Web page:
He’s neither from São Paulo nor Rio. He comes from far away. Pelotas, a city in southern Brazil. He created CUBOCC in 2004. In 2010, he wanted to sell part of the agency to Interpublic and try something new. Now, ten years later, chosen by GQ as one of the most inspiring CEOs in the country, Martini is the founder of a platform with almost twenty creative companies called FLAGCX, which, though in the spotlight of the Brazilian creative industry since the very beginning, is still a mystery to many leaders.
But why does this happen? Maybe for two reasons. Either because they haven’t stopped to look, or because they’re afraid to find out there’s a new path branching off from there.
Having often talked to leaders from different agencies in the world, I decided to meet Martini in person this year. But it took a while until that happened. Not because he doesn’t like to talk, but because he’s got a very tight schedule. So if you’re young, if he somehow inspires you, and you want to meet up with him, go ahead. Try it. Pursue it. But be patient. This is my first word of advice. Getting into the FLAGCX universe requires perseverance. Although its DNA is made up by many, access is for a few.
But let’s get straight to it, what makes FLAGCX special? How is Martini breaking new ground in Brazil? There are a number of answers, but for practical reasons I’ll highlight what strikes me the most. Five things that stand out when I look over at all the agencies and leaders who are currently surprising the world with new methodologies of working.
A CEO is not enough. Get yourself a CLAN.
It is said that love and work don’t mix together, but if there’s someone Martini cherishes and holds close to him, that’s Luisa. She’s a leader who, in addition to being his wife and partner, also runs the CLAN — a special area dedicated to shining a light on the “Flag culture” in the group. Well, in a time of gender equality, that’s something I really admire and see as very powerful, because while one looks at the operation, the other looks at the people. Two forces then combine, converge, and complement each other. Full time.
Don’t hire art directors and copywriters. Find Makers.
If you’ve ever wondered how the FLAGCX team is built, now is the time to stop and look. Its multidisciplinary, super connected professionals will hardly tell you they’re just Art Directors, Planners, Copywriters, or Technologists. They’re all Makers there. An experimental team that mostly works on side projects and generally just look to co-create projects with other Makers. The dynamic reminds me so much of Tokyo’s Six Inc, as well as NY’s Breakfast, and I think that’s particularly brilliant.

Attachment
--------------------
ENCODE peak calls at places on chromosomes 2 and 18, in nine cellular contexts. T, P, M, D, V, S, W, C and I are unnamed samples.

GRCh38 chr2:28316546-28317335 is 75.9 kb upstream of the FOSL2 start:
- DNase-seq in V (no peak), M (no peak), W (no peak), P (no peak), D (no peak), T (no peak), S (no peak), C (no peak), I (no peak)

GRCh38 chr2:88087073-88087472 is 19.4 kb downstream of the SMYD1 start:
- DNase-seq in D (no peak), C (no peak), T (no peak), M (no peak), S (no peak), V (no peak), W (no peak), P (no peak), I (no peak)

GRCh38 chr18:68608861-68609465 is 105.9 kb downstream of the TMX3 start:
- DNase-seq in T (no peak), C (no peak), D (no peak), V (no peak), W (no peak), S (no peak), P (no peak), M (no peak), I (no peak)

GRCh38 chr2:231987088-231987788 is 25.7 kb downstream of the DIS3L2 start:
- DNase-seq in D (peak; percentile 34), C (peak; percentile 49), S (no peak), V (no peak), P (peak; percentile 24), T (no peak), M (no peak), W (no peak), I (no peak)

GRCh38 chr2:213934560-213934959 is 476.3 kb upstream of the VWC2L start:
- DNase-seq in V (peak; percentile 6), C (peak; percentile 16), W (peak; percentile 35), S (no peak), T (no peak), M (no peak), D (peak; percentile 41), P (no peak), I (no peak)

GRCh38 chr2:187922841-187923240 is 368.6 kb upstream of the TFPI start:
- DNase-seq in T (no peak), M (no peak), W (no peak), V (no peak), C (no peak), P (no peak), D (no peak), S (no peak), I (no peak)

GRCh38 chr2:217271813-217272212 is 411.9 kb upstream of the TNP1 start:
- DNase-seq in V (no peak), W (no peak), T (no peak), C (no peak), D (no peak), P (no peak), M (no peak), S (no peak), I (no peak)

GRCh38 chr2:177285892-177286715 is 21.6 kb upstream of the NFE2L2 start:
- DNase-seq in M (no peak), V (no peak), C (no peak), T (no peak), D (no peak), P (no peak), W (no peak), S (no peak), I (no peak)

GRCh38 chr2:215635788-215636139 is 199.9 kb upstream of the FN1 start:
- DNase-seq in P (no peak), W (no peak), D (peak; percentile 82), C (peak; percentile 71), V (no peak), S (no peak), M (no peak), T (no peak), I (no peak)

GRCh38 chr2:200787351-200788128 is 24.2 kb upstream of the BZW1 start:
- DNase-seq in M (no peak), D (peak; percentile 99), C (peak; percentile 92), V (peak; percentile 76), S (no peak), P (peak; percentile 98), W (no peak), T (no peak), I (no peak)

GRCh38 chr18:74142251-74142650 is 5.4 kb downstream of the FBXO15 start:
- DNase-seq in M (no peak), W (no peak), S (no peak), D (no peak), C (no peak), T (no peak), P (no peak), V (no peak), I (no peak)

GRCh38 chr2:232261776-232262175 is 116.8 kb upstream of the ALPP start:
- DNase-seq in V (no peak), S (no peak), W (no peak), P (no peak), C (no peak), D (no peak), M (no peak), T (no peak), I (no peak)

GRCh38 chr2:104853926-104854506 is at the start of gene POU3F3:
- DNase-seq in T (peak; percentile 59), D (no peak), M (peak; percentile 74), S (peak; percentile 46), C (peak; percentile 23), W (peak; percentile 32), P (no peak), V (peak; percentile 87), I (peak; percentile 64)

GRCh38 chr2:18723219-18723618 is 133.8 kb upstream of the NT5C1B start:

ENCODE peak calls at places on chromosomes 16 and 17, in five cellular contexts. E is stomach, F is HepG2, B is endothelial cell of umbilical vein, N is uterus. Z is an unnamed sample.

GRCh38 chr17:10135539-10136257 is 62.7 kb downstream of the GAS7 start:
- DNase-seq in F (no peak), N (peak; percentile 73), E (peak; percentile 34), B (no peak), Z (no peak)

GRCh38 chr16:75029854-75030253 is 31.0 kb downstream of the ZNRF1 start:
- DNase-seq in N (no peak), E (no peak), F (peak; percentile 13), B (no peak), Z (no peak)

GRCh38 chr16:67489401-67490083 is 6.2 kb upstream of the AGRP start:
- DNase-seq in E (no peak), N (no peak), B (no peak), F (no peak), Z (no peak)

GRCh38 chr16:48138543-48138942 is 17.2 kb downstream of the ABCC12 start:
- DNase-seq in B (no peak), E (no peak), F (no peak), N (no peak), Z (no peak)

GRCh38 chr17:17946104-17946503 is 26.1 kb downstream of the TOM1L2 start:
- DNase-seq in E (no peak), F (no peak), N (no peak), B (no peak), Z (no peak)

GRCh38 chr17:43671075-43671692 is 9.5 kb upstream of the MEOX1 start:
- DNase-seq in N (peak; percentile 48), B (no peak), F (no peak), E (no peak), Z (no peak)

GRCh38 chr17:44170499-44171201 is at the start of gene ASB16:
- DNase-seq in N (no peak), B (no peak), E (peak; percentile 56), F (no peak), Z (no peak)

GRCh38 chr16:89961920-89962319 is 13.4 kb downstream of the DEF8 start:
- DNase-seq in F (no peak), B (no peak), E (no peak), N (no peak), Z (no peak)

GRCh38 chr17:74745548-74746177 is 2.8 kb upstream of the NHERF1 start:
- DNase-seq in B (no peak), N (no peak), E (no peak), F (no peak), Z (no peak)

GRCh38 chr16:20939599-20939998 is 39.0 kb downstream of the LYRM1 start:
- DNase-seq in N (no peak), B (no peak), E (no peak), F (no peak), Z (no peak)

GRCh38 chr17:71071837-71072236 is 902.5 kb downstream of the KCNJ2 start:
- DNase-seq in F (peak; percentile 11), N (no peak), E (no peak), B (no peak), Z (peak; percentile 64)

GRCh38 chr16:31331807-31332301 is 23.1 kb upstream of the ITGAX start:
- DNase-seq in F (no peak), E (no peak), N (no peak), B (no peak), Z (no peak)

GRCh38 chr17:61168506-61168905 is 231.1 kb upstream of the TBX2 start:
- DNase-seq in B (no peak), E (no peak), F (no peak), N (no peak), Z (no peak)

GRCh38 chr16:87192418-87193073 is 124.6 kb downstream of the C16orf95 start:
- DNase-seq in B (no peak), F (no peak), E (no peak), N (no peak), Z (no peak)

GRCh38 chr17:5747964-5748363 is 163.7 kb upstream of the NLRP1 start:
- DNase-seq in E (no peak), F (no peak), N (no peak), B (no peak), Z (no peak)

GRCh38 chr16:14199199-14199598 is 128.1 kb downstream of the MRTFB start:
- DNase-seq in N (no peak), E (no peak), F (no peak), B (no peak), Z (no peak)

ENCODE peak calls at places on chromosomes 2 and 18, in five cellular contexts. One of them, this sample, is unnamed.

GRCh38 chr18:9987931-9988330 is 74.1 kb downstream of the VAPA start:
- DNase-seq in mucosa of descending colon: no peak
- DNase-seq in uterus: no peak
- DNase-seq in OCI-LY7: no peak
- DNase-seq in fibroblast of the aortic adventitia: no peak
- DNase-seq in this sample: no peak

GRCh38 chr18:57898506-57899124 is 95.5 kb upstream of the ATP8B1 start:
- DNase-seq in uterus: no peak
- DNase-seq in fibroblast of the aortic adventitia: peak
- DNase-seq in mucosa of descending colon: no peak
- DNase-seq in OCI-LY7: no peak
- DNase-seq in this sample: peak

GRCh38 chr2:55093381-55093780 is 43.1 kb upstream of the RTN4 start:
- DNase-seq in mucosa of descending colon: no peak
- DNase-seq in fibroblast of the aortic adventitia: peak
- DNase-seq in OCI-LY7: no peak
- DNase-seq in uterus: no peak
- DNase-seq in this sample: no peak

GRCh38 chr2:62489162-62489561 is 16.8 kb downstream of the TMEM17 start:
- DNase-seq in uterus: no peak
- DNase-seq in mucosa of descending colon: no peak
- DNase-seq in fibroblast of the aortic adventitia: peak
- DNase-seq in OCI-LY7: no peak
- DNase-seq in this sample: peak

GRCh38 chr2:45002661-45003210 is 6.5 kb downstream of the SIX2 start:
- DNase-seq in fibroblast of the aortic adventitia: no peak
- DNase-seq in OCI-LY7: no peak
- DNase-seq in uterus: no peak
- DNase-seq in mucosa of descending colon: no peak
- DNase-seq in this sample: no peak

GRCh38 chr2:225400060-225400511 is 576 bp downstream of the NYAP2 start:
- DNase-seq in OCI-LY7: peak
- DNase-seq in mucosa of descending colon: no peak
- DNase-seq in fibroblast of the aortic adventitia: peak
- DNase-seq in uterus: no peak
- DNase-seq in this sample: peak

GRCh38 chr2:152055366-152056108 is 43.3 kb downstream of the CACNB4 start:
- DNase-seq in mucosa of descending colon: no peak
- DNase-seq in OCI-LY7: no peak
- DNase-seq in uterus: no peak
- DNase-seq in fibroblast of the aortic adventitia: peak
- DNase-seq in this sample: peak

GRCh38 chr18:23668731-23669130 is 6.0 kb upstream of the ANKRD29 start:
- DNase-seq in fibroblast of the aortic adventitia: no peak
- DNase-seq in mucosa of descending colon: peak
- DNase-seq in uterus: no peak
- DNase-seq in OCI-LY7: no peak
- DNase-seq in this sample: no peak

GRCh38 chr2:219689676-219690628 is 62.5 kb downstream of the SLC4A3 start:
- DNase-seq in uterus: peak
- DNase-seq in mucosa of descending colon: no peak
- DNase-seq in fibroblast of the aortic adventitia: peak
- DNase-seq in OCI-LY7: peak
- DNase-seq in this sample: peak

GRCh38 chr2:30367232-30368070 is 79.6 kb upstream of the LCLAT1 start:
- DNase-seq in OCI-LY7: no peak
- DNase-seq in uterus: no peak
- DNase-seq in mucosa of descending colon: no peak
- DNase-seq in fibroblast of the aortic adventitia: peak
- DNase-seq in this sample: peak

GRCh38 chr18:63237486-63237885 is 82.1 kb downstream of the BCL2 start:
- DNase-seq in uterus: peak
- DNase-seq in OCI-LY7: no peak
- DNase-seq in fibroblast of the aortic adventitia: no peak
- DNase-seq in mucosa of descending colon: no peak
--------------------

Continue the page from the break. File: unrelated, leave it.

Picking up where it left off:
Don’t get your team stuck in one model. Free yourself.
If you like the comfort zone, FLAGCX is not for you. As the business model is still reinventing itself to a full extent, professionals will often cross functions and evolve their operating areas. So, more important than being something is thinking global and doing something. No matter what position you are. The most important point is to be ready to create, rediscover yourself, and experiment. An attitude similar to what’s happening both at Big Spaceship in NY and Castro in Buenos Aires.
Don’t create a brand. Design an experience.
Drawing a great deal on Luisa’s influence, FLAGCX is a universe in black & white, underground and futuristic. The hallway, for example, is a challenge to be crossed. It’s completely dark, and lights up by a sensor. You get used to it with time. But it is in itself an experience. What about the meeting room? Amazing. One of the coolest I’ve seen in the world, the likes of which I’d only found at Sid Lee.
Don’t expect others to understand what you want to do. Just do it.
While many leaders are still discussing the future of advertising in the Berlin School, Martini is at Singularity looking at the future of technology and robotics. And as this goes against conventions, there is a delay. A disruption. So, as restless, reserved, and observant as he is, he might even come across as antisocial (a “cyborg,” as the Brazilian creative industry will call it), but what happens is that he’s got a different mindset. While most look on one side, he dares to face another. And that’s exactly what makes the world stop and look.
Finally, if you’re a pessimist and have come this far, and are now wondering: will FLAGCX have a future in Brazil? Well, I think that’s too early to answer. To be quite honest, maybe that’s the least relevant question at this point.
Especially because, for me, the most important thing has been keeping track of what Martini is making happen. Not only him. Luisa, Gus, Matheus Lee, Matheus Barros, Helene, André Matarazzo. After all, in an industry in which most leaders are still clinging onto old beliefs, it’s really special to know that they’re together breaking a system and creating a new one.
Collective one. Which is also for a few.
FLAGCX (SP) — Sid Lee (Montreal) — Big Spaceship (NYC) — Breakfast (NYC) — Six Inc (Tokyo) — Castro (Buenos Aires)
André Chaves, Connector at Papel&Caneta.org, project that has been connecting leaders and young creatives from different agencies around the world, so everyone can inspire each other and work together to make positive change happen.